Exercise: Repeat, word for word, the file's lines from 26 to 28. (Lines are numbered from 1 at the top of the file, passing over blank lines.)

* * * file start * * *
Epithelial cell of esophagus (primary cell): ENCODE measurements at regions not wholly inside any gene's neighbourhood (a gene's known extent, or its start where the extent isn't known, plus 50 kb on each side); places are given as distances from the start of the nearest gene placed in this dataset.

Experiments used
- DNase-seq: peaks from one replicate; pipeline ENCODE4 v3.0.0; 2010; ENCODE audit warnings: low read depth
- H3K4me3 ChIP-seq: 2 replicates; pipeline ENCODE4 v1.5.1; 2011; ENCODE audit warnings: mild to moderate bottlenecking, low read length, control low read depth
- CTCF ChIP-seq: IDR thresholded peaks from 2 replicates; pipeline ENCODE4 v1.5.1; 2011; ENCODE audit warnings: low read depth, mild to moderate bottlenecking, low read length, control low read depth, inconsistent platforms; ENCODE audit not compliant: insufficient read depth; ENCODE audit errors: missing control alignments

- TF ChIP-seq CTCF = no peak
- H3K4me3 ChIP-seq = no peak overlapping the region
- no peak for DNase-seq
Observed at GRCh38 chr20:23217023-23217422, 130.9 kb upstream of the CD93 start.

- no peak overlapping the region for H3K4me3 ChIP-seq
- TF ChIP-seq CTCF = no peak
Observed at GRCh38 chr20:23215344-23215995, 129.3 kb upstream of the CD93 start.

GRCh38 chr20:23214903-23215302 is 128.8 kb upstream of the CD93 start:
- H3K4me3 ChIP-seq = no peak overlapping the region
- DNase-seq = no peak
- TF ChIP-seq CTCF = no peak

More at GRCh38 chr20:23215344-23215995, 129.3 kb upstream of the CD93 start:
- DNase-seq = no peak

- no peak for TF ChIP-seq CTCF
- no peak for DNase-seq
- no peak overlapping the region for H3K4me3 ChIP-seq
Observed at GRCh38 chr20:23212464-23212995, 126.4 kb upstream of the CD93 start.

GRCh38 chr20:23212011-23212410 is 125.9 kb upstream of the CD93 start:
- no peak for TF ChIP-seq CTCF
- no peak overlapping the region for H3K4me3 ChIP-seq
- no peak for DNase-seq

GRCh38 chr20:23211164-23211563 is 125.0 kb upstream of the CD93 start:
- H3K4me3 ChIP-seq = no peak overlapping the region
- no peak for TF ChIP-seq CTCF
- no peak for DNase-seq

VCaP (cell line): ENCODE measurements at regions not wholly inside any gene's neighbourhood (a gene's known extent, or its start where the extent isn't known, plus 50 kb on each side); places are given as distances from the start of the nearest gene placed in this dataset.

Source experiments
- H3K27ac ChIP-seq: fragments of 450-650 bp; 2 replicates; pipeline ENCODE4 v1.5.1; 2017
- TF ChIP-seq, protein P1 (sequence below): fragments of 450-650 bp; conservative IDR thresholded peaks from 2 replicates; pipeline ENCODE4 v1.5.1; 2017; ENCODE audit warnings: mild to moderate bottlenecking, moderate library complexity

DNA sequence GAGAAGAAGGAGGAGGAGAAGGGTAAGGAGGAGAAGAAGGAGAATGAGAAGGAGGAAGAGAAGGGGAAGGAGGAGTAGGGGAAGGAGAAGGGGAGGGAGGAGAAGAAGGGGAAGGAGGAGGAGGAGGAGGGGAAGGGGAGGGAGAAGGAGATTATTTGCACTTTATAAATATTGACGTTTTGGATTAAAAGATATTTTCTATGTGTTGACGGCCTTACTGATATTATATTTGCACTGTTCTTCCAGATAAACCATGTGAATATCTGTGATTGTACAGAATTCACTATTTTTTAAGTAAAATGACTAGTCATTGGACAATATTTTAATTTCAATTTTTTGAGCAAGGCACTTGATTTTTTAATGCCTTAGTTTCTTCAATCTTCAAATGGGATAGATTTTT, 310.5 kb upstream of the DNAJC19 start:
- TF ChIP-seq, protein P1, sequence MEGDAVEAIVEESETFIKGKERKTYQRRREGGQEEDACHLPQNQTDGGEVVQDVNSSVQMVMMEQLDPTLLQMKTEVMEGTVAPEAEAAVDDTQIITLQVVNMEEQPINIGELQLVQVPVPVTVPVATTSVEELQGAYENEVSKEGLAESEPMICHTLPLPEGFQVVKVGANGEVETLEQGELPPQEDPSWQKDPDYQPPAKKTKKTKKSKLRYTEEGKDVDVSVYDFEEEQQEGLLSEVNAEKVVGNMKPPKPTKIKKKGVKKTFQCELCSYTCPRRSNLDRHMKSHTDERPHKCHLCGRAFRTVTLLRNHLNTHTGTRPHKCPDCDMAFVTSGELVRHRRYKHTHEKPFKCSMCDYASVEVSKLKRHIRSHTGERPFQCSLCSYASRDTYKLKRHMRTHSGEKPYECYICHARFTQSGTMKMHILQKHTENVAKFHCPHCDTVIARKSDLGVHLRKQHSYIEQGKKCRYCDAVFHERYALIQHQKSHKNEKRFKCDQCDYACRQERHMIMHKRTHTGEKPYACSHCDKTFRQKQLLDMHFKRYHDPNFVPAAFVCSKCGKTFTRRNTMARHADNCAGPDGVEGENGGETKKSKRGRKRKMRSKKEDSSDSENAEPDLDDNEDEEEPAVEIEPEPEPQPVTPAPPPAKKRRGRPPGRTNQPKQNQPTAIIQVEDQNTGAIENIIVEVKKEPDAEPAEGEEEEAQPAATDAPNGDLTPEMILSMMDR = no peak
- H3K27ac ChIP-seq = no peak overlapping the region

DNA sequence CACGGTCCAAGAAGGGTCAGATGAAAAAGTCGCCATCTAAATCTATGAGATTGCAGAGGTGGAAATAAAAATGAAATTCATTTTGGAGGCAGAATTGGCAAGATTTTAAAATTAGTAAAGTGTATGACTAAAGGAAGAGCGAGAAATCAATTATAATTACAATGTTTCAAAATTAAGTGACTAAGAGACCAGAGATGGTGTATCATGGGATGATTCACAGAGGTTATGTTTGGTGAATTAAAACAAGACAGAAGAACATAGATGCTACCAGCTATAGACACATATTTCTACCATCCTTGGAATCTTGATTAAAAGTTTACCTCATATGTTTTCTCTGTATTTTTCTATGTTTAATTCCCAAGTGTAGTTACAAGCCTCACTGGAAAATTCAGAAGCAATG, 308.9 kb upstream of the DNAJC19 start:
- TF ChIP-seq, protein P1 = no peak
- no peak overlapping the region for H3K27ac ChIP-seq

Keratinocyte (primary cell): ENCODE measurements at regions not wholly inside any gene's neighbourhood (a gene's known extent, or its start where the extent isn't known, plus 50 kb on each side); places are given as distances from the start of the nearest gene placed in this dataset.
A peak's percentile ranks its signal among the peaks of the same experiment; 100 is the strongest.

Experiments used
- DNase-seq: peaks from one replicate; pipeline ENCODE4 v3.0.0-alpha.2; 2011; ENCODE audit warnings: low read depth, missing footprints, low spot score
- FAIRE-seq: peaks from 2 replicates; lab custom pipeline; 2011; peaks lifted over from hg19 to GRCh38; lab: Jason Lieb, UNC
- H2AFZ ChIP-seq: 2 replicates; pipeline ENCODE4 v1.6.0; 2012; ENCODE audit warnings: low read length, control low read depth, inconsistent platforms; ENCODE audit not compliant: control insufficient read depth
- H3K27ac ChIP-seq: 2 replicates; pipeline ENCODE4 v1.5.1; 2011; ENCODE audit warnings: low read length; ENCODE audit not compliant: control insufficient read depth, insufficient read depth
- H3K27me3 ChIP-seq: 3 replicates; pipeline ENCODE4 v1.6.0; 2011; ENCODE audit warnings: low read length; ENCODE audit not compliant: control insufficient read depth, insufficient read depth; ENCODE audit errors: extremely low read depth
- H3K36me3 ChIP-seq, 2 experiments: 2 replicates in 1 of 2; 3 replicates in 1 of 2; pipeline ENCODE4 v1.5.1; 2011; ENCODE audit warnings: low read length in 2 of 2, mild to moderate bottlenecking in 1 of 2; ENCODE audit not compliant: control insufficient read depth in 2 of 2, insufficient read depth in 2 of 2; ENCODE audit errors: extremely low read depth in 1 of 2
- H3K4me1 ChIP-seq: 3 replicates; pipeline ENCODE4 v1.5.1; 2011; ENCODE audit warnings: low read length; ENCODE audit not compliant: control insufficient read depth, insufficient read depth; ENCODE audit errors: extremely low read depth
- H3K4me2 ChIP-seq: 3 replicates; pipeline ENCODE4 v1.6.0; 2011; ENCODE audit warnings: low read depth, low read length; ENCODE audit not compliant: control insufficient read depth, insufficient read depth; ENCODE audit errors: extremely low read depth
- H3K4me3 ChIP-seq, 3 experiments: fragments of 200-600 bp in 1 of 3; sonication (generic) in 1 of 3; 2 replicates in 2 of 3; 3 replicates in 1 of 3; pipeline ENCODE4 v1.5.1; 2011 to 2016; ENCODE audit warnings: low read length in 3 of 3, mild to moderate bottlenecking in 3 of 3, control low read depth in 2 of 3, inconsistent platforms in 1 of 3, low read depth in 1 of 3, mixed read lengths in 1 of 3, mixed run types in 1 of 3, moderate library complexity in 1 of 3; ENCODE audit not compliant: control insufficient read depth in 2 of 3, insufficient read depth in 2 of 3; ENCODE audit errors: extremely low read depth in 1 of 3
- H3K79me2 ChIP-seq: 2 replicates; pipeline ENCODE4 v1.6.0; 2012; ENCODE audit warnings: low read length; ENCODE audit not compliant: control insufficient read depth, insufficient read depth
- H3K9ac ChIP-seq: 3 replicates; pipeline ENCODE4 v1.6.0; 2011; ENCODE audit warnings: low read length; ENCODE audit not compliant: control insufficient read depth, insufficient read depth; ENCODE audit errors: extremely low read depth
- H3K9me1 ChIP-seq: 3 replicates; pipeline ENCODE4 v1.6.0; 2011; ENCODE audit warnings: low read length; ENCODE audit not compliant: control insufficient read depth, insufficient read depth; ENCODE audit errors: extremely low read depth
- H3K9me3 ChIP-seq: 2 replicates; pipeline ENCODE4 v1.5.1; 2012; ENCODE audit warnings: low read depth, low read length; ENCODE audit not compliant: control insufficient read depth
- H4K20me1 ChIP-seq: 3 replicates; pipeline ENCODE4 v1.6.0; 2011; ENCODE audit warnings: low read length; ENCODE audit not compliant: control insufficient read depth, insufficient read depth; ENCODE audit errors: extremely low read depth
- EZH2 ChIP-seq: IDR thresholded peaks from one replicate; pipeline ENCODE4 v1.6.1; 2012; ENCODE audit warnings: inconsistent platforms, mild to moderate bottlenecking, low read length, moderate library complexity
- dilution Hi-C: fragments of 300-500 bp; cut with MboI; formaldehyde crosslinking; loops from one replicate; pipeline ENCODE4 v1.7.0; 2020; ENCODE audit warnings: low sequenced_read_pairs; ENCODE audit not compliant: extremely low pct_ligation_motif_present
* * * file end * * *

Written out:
- no peak for DNase-seq

GRCh38 chr20:23211164-23211563 is 125.0 kb upstream of the CD93 start:
- H3K4me3 ChIP-seq = no peak overlapping the region